Some application areas, such as military and medical, are likely to adopt unique smart coatings with unmatched benefits despite their high prices, because these segments are typically more sensitive to quality than price. At the same time, some relatively new consumer segments, such as high-end consumer electronics, may adopt smart coatings because of their favorable scratch-resistance or visual enhancement features. Others, such as commercial building owners, are likely to be more interested in the temperature and privacy control features of smart coatings.
August 15, 2013 Category: Advanced Materials
On account of their versatile properties, polymers have gained respectable popularity in this field, resulting in their wide-scale use. A direct impact has been the improvement in technologies for the production of high-quality polymer resins on a large scale. In addition, major polymer producers are making investments in order to portray themselves as medical polymer manufacturers. This interest is driven by the market growth of this sector, which should continue to experience sustained profitability.
NanoMarkets believes that Quantum Dots (QDs) have good potential to be a dominant large display format technology in the near term, but will take some more time to find commercial applications in the small display segment. In addition, NanoMarkets believes that in the near to mid-term, the lighting industry is likely to witness a good number of commercial launches, particularly in the solid-state lighting (SSL) segment, in which QDs have the potential to replace LED phosphor-based lighting solutions.
Downstream suppliers of QD raw materials are likely to expand their manufacturing facilities in order to meet the growing demand for QDs from consumer electronics producers, particularly TV manufacturers, as well as research facilities and some SSL-based lighting solution providers.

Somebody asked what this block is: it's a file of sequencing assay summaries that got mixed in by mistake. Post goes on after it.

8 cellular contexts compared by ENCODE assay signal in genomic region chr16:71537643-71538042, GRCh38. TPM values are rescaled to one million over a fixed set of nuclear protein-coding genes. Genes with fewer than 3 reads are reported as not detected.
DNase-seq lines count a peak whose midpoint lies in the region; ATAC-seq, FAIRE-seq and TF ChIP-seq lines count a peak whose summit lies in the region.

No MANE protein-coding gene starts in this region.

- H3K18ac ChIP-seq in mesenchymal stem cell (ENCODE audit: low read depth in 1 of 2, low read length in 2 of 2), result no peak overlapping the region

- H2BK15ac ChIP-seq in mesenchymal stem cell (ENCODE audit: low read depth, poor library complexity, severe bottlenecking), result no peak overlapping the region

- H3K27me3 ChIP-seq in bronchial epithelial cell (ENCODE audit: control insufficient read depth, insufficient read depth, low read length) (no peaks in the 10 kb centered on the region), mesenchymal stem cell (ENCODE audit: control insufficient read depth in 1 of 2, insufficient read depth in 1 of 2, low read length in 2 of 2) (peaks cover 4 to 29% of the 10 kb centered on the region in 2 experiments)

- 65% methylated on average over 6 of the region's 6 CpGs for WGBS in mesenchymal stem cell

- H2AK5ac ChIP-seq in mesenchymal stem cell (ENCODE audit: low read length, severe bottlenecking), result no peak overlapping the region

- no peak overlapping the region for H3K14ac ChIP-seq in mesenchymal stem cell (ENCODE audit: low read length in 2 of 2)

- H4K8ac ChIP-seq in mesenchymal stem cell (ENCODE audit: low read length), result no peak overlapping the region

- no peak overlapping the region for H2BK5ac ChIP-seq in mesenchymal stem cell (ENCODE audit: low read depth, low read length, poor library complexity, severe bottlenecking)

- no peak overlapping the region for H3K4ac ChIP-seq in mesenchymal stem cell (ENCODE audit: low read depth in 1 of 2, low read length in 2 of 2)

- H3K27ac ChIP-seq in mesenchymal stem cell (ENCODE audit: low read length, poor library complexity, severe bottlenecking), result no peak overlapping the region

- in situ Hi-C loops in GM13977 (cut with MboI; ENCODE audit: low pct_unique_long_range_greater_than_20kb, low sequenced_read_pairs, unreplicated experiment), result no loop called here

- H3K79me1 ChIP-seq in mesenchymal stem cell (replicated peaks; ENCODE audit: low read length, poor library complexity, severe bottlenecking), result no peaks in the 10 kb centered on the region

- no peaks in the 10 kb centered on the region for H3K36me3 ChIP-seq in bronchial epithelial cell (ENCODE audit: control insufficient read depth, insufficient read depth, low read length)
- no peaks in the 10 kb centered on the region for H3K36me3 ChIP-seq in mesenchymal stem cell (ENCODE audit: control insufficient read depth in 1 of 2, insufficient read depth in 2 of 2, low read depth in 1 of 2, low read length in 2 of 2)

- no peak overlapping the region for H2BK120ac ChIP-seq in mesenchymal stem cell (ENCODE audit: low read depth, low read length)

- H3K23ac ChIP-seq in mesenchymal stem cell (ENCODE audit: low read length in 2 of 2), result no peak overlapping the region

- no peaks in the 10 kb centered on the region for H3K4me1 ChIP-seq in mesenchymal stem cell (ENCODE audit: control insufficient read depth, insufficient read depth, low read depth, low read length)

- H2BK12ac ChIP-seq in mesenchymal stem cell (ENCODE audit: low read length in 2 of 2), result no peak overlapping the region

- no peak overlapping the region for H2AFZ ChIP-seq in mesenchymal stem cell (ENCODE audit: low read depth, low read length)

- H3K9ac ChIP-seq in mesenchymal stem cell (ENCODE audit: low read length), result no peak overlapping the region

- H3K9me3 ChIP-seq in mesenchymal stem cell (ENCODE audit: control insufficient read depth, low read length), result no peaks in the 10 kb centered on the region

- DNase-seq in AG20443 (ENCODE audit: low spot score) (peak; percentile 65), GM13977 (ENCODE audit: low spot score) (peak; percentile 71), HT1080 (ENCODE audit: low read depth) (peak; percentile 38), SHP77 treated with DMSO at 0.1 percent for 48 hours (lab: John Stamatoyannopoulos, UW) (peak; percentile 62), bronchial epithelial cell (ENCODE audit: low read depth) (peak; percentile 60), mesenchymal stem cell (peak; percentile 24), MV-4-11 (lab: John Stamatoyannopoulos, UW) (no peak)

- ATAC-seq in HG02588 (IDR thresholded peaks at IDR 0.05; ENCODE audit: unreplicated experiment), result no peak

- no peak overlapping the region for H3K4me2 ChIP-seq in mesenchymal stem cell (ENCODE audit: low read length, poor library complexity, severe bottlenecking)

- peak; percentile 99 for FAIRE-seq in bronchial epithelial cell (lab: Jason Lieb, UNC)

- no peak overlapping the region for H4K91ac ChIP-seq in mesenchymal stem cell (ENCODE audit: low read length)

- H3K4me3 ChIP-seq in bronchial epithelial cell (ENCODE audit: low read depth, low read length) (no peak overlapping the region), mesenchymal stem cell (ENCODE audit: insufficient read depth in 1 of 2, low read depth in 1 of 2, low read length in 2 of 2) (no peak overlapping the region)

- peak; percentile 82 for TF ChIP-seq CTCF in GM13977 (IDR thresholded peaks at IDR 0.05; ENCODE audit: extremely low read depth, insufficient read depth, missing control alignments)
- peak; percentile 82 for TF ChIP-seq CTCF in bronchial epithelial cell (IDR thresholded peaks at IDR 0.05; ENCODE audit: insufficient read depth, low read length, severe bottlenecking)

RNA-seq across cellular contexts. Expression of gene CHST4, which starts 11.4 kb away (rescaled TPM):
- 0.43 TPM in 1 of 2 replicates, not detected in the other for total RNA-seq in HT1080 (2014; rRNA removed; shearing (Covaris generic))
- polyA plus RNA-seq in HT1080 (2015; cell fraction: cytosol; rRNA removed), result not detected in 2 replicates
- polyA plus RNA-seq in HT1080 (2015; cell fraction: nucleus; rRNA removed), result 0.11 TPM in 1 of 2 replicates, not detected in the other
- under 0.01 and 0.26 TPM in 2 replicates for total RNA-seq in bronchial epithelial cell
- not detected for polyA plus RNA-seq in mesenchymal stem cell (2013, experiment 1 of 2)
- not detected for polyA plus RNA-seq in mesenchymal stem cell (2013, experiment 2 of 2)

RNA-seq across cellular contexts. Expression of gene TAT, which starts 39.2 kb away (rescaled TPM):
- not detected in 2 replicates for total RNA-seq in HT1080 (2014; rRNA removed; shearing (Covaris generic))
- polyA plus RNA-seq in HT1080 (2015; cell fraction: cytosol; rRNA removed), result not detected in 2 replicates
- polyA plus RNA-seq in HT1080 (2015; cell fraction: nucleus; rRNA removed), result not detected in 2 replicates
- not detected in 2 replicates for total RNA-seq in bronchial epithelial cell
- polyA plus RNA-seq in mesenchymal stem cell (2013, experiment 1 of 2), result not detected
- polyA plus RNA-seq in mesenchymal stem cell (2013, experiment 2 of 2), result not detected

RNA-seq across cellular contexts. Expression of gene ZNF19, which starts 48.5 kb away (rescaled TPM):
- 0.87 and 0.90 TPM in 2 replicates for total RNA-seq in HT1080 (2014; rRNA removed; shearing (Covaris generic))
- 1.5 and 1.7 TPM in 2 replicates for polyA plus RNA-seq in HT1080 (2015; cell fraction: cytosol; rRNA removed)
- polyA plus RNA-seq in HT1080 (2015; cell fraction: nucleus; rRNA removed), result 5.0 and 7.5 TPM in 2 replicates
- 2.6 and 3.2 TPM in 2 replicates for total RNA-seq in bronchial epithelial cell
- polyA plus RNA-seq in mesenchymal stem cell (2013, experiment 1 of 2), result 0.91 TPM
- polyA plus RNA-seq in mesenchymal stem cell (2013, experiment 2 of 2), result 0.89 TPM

August 14, 2013 Category: Advanced Materials
The past year has seen major changes in the world of transparent conductors (TCs). The uncertainties in the TC market are now—in the opinion of NanoMarkets—higher than they have been for many years. In summary, in the past year, we have seen three trends emerge that are currently reshaping the opportunities in the TC market.
The three trends that NanoMarkets sees as central to the potential for TCs as a business proposition are (1) the growing ubiquity of touch panels, (2) the tendency to eliminate TCs from the latest display technologies and (3) alternative TCs reaching some kind of tipping point in terms of acceptability. These trends have differing implications on the TC community.
NanoMarkets has provided coverage of the smart lighting sector since the sector’s earliest days. Our definition of smart lighting comprises adding intelligence – in the form of additional electronics – to enhance the capabilities of lighting systems in useful ways. Smart lighting, the way that NanoMarkets has discussed it, does not specify the light source and it could use CFL, LED or even incandescent lighting theoretically. However, almost all commercially viable smart lighting that is likely to be sold going forward is likely to use LEDs. So it is in LED-based smart lighting systems that the potential for chipmakers lies.
In an era of increasing environmental awareness, consumers and corporations are seeking ways to make their homes and offices more energy efficient. In the U.S., energy consumption in buildings represents one-third of all the energy used in the country and NanoMarkets believes that in other countries statistics of this kind would not be all that different from what we see in the U.S.
Windows are notoriously leaky in terms of energy. This represents an opportunity to produce more energy-efficient windows. Much of the technology being developed in this space relates to better insulated windows, but so-called smart windows (a.k.a. self-dimming windows) are also likely to be an important part of the mix and an important contributor to the revenue stream.